Matthew Casertano has never had a Coke. Or a Pepsi. Or even a root beer.
There was one occasion at summer camp when the then-dehydrated 8-year-old - with no other beverage option available - took one swig of a Sprite and says he almost vomited. "I managed to swallow it down, but I hated it," recalls the third-grader from North Potomac, Md. "I threw the rest away." Casertano says he doesn't want to ever sip another sugary soda again.
Not too many years ago, in a nation mostly raised on sugary treats and sweetened drinks, such stories of kids rejecting sweets would have been met with skepticism - if not derision. But America's sweet tooth is finally being tamed - at least, a bit.
In a nation obsessed with weight loss and healthier eating habits, children are eating far fewer sugary sweets than they did 15 years ago, according to data crunched exclusively for USA TODAY by the research specialist NPD Group. The numbers are eye-popping and the change - which is already impacting the country's biggest makers and sellers of all things sweet - appears irreversible because the decline is only accelerating.
The typical child ate or drank the 20 most common sugary sweets an average 126 times fewer last year than in 1998, reports NPD. That includes 62 fewer occasions of having carbonated soft drinks and 22 fewer times eating pre-sweetened cereals.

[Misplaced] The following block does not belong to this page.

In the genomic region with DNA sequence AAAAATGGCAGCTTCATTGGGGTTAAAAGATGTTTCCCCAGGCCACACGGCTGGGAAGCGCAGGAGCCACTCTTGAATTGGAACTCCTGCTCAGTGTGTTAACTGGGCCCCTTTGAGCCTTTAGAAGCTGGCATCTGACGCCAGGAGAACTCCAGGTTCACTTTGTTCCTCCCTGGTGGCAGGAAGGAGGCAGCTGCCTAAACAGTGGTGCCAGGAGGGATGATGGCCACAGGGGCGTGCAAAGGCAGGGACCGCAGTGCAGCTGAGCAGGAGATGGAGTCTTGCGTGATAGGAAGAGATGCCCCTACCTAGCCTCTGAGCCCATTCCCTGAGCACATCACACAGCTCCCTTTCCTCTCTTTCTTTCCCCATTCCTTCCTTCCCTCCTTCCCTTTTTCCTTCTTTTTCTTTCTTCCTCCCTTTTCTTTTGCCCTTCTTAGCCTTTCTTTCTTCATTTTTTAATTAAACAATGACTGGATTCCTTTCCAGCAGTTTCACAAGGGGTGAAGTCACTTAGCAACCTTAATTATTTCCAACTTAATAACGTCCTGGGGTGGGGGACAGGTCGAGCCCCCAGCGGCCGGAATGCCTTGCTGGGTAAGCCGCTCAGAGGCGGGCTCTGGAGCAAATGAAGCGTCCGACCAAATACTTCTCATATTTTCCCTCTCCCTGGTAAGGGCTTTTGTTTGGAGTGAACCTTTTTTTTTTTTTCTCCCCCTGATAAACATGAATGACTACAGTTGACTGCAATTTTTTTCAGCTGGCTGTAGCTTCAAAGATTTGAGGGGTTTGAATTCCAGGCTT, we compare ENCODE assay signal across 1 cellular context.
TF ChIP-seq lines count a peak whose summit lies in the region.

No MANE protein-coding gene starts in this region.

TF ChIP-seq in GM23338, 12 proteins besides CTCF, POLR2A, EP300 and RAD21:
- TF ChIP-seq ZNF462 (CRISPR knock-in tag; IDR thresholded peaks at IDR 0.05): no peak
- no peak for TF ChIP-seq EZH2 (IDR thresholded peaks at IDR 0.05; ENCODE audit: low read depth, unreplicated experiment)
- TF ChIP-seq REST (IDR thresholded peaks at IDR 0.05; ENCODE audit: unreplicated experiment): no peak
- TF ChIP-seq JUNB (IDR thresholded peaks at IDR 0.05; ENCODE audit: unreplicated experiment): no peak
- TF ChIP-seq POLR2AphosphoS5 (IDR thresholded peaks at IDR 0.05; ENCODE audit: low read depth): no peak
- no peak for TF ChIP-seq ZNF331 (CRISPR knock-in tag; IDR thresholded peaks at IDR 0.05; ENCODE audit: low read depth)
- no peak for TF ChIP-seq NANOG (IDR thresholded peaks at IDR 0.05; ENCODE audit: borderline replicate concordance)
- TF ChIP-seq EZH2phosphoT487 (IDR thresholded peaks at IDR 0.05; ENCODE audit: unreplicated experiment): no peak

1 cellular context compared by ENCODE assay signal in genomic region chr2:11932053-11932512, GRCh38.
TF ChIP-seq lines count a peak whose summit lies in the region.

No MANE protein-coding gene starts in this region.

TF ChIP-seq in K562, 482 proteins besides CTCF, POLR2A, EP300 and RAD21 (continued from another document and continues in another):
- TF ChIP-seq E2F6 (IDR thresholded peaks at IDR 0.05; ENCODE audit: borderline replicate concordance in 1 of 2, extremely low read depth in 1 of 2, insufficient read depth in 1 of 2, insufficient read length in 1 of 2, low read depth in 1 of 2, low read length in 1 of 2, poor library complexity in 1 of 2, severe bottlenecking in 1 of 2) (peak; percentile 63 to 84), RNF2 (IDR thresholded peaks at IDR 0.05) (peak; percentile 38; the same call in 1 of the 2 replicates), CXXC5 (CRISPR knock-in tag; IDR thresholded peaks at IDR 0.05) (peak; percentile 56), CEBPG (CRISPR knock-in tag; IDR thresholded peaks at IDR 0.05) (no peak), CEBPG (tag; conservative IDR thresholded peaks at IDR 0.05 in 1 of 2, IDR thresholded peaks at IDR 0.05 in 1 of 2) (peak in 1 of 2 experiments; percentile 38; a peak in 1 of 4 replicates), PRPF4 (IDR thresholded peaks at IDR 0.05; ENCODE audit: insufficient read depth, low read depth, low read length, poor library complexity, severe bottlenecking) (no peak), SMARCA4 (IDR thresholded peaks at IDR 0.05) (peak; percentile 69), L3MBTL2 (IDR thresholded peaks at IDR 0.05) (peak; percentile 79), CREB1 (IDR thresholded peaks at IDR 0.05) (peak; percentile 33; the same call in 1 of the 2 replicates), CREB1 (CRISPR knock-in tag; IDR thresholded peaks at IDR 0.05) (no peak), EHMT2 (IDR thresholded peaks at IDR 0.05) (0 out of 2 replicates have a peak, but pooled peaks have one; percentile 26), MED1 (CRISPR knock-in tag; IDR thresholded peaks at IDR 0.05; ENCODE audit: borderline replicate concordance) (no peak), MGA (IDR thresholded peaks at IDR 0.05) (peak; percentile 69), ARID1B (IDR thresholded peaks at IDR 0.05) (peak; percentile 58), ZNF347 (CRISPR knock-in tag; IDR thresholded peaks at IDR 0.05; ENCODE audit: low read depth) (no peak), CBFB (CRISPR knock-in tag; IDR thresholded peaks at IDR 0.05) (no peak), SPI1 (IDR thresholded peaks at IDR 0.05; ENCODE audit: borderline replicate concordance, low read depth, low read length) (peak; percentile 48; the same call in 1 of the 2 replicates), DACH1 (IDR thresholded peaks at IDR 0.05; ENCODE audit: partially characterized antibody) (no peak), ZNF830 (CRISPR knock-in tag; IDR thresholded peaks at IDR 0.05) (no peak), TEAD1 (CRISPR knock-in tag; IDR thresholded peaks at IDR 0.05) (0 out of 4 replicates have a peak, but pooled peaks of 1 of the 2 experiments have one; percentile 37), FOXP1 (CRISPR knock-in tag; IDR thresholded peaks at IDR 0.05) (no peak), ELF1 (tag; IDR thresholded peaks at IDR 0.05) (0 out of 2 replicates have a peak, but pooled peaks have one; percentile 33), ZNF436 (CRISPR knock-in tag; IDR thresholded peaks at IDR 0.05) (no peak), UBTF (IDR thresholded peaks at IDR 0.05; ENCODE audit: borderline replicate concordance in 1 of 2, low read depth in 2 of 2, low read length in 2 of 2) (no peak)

These NPD numbers are based on daily eating diaries kept by 5,000 people living in 2,000 households nationally.
Although NPD does not formally define "sweets," the 20 items in the study were selected based on what is generally accepted as sweet. The Port Washington, N.Y.-based global, independent market research firm has continuously tracked and studied the eating and drinking habits of Americans for three decades. More than 90% of all major food and beverage makers use NPD data.
Trailing behind our own kids - but also seriously reducing sweets consumption - adults indulged in an average 49 fewer sweet occasions last year vs. 15 years ago. Across almost every category of pre-sweetened foods - except yogurt and fruit snacks - children, in particular, are consuming fewer sweets.
Among the hardest-hit categories: carbonated soft drinks, pre-sweetened cereals and fruit drinks and juices - all seeing double-digit declines in annual servings by the nation's youngsters, reports the NPD study.
"It's a big deal," says Marion Nestle, professor of nutrition at New York University who has long been a critic of many of America's biggest food and beverage makers. "We know rates of obesity have leveled off for most groups, and everybody is waiting to see if this holds or not."
Even then, childhood obesity has more than doubled in children and tripled in adolescents over the past 30 years, reports the Centers for Disease Control and Prevention. The percentage of children ages 6 to 11 in the United States who were obese increased from 7% in 1980 to nearly 18% in 2010. Similarly, the percentage of adolescents ages 12 to 19 who were obese increased from 5% to 18% over the same period.
That's why first lady Michelle Obama has made childhood obesity her chief cause and why New York Mayor Michael Bloomberg also has embraced the obesity cause, even trying - but failing - to cap a lid on soft drink sizes sold in New York City.